Reading Analysis #4
By Kwesi Billups
In Chapter 3 of his City of Rhetoric, David Fleming makes use of theories of proxemics, linguistics, and chronemics to present a framework by which a revitalization of public discourse can come forth. Fleming’s proposal of the urban sphere as the tool by which groups can better communicate and restructure the public discourse relies upon certain assumptions of the nature of the urban sphere. Neighborhood-based designs are innately tailored towards the isolation of sociopolitical groups, and thereby counterproductive in the way of spatial interaction between diverse groups. The answer to this, however, is not to lump communities together in an amalgamate of human consciousness, for such would be to erase the nuance of perspective and the importance of relativity in defining and communicating experience.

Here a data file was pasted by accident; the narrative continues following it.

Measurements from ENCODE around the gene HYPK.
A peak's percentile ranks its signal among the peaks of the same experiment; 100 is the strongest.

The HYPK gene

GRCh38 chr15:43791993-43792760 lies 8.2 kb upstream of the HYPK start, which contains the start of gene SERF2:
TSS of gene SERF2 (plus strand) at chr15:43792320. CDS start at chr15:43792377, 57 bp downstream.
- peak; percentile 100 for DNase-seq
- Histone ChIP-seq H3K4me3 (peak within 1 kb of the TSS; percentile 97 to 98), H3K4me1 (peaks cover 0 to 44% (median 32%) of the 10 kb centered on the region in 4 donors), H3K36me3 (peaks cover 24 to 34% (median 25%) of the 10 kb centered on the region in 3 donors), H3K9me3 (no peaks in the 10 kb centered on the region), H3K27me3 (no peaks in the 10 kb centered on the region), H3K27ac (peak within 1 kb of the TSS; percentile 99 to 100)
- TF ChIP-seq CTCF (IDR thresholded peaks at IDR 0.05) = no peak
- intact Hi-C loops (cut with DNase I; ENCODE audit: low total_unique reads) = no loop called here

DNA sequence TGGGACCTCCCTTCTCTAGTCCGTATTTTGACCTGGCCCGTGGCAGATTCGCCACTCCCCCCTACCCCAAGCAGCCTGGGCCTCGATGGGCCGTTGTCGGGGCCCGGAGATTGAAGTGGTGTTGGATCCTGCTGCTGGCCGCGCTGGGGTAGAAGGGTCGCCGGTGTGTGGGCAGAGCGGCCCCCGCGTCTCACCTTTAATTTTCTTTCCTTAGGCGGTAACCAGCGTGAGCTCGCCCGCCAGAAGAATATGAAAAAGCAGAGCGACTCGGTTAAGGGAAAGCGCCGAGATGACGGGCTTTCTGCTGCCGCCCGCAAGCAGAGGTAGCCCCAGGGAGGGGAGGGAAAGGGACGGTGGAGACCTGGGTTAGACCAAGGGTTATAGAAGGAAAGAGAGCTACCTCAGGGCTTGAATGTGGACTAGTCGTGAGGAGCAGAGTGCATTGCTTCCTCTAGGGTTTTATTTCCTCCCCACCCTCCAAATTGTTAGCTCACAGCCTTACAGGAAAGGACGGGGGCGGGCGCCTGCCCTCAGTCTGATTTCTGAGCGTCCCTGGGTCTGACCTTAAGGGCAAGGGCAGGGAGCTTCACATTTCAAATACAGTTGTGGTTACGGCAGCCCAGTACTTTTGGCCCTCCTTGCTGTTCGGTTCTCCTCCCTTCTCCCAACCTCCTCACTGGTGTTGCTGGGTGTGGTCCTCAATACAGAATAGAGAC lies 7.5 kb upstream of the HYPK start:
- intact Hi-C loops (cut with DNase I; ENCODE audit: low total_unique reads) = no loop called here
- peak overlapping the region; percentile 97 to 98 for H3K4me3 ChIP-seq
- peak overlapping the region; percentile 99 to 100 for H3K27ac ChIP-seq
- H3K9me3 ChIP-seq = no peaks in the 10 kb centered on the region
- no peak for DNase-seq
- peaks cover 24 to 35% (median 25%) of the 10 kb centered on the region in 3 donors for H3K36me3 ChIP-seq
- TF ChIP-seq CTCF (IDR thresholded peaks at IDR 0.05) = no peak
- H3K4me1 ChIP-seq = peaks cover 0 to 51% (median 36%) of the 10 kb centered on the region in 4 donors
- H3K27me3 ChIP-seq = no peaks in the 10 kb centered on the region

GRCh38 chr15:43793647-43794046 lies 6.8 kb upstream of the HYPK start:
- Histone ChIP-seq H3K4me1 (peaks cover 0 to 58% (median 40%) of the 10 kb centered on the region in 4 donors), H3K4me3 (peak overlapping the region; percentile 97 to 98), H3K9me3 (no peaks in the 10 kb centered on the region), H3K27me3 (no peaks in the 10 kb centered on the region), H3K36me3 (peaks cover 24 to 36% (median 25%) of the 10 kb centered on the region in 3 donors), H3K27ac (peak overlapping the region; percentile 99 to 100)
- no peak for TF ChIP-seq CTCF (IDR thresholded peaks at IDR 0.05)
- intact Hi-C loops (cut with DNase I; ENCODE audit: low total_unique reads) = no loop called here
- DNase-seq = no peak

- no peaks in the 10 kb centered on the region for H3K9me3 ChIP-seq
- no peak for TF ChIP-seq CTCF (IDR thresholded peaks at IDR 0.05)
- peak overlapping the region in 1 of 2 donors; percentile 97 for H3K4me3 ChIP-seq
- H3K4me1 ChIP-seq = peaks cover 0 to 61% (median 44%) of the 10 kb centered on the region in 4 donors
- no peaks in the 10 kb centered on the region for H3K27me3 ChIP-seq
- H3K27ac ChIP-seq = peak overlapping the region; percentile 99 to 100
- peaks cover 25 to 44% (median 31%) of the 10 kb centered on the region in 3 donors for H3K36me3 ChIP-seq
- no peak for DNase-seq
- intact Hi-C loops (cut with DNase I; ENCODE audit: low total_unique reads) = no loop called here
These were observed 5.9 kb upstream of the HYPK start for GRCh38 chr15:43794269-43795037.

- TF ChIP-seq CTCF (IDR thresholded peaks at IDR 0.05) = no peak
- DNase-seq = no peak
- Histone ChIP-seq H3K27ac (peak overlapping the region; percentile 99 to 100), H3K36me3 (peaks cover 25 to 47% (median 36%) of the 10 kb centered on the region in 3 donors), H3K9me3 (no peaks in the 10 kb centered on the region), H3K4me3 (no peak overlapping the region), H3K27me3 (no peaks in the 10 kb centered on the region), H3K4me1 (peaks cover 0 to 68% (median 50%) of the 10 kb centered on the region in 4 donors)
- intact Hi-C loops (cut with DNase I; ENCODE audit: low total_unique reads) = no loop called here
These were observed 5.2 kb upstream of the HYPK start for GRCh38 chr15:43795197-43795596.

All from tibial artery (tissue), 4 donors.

Similar to cross-cultural theorist Gary Weaver’s idea of realistic cultural empathy, a metacognitive approach to cultural collisions that seeks to mitigate lapses in perception, Fleming proposes space as the crux of increasing understanding amongst groups that have historically furthered divides by the siloing of their beliefs through physical environment.